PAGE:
Tribal leader who led cleanup of bay dies at 50

Port Gamble S’Klallam Tribe chairman Jeromy Sullivan died after a brief illness June 30 surrounded by family.

Sullivan, 50, had been hospitalized the previous few weeks and was undergoing treatment, a PGST Facebook post says.

Sullivan was elected to the tribal council in 2005 and became chairman in 2009. He presided over tremendous environmental, cultural and economic milestones for his tribe, a news release states, adding he felt deep connections to the water and the forest and was passionate about protecting the environment and tribal treaty rights.

“Words are hollow right now. We wish we could make the hurt go away, but Jeromy was one of ours. We watched him grow up with that winning personality. He will not be forgotten,” said Ron Charles, former PGST chairman.

Sullivan worked with his tribe’s natural resources team to help educate state, local and environmental leaders about the need to clean up Port Gamble Bay, an important ancestral waterway adjacent to the tribe’s reservation. The bay had been subject to close to 150 years of pollution from a sawmill that operated in Port Gamble.

A lifelong diver and shellfish harvester, Sullivan saw first-hand the impacts caused by the decades of wood waste and chemicals left behind by mill operations. He was determined to restore and protect the bay for future generations. Through his advocacy, he persuaded those who previously knew little about the tribe’s history in the area to care about protecting the bay, the release states.

He was a founder of the Kitsap Forest & Bay project, which sought to conserve almost 7,000 acres around Port Gamble, including shoreline along the bay. In 2014, a cleanup was negotiated between the mill’s former operators, Pope Resources, and various state agencies. In-water work began the next year with cleanup completed in 2017. The cleanup included the removal of over 8,500 mainly creosote pilings, the largest such operation in state history.

In recognition of his work, Sullivan was awarded the Billy Frank Jr. Natural Resources Protection Award.

In 2019, Sullivan was part of a team that struck a historic deal with Pope Resources that included the purchase of 937 acres adjacent to the reservation and the exclusive rights to harvest shellfish from company-owned tidelands.

In 2021, development rights for the original mill site, once the home of the tribe’s ancestral village, were purchased by the PGST—a deal that was unthinkable during years of tense relations between the tribe and Pope Resources. Sullivan’s optimism and ability to appreciate how jobs at the mill kept generations of S’Klallams together—his own father worked there for 33 years—helped push the negotiations along, per the release.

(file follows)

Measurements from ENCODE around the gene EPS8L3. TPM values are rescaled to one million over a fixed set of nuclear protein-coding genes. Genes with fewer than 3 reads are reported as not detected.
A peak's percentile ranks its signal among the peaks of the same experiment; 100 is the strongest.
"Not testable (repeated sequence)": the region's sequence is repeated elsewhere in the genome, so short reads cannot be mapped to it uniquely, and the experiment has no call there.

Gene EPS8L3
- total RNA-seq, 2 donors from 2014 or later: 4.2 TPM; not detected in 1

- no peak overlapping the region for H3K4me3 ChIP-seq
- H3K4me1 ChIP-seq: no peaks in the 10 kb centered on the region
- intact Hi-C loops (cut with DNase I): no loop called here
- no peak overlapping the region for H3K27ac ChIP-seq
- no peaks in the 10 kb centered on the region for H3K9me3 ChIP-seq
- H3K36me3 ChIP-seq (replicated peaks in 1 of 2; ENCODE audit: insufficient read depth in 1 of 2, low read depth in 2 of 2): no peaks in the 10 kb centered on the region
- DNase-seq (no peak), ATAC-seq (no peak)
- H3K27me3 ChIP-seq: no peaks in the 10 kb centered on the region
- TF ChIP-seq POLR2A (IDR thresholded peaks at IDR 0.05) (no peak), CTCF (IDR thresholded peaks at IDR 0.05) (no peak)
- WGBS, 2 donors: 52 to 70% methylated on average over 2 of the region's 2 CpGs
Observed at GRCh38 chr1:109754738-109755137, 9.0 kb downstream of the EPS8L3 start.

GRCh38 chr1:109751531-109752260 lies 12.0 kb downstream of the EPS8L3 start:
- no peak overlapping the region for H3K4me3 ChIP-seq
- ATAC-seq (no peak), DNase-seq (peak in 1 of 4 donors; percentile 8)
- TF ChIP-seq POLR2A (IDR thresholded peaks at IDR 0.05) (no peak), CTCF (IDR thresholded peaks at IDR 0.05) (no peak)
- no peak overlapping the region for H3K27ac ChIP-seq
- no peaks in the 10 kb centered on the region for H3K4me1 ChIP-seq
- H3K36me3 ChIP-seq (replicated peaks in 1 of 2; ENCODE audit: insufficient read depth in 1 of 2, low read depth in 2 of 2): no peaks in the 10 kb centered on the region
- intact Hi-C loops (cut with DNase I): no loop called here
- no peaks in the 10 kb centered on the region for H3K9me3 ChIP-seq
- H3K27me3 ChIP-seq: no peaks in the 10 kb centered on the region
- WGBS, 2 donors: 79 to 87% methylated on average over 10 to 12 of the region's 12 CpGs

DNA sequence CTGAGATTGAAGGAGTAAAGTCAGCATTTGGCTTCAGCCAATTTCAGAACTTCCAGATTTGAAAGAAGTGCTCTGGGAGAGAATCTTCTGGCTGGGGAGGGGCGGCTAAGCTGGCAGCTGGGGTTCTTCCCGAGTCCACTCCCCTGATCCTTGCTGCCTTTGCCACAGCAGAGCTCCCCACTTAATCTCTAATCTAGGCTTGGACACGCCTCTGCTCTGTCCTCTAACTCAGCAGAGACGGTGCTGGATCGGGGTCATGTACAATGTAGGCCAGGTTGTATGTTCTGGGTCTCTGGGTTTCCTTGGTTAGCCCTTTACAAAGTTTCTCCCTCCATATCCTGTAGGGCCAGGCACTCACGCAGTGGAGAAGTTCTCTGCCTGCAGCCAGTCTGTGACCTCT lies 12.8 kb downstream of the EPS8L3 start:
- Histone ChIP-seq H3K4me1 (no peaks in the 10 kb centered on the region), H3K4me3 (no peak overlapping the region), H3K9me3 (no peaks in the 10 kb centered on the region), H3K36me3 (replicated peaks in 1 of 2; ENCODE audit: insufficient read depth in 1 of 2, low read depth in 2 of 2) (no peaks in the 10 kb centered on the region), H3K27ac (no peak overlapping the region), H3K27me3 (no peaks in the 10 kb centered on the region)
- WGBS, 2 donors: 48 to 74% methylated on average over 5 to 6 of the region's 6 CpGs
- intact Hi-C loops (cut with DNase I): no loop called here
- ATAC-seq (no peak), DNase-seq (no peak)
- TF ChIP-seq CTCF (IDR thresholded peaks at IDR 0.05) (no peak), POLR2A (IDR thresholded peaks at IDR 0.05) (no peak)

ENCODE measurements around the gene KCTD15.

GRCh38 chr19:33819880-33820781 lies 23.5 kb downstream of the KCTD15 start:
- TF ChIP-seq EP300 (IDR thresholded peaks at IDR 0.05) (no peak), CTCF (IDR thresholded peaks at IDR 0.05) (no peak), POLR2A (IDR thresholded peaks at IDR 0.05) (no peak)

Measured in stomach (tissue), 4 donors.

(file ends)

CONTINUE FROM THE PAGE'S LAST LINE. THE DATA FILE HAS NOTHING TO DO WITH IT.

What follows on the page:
When Sullivan came into office, the PGST’s land holdings totaled 1,340 acres. Today, it is over 2,700 acres. The tribe also saw significant expansion to programs that support the health and welfare of the community. Those include becoming the first tribe in the nation to run its own foster care and adoption program, the creation of a human dignity approach to reentry that has become a model to other tribes and municipalities, and the 2021 opening of a state-of-the-art Health Center.

During COVID, Sullivan provided steady leadership. Understanding early on that people felt isolated during lockdowns, he delivered the latest health guidance from his home via video on Facebook. Many tribal members looked forward to his broadcasts as a trustworthy source of information during an uncertain time. He encouraged neighbors and family members to check in on and support each other however they could.

Before being elected to tribal council, Sullivan was employed by his tribe, first in the bingo hall and later in IT. He was proud of the jobs the tribe was able to create for tribal members and those in the community at large. During his time as chairman, he was able to help increase these opportunities through expansion of the tribe’s economic holdings, including opening a hotel connected to The Point Casino.

An avid sports fan, he was a big fan of the Seahawks and the Mariners and loved playing baseball.

Sullivan is survived by his wife, Toni, and their children, Samantha and Jacob; as well as his parents, Dianna Purser and Melvin (Poe) Sullivan; and brothers Chad and Corey.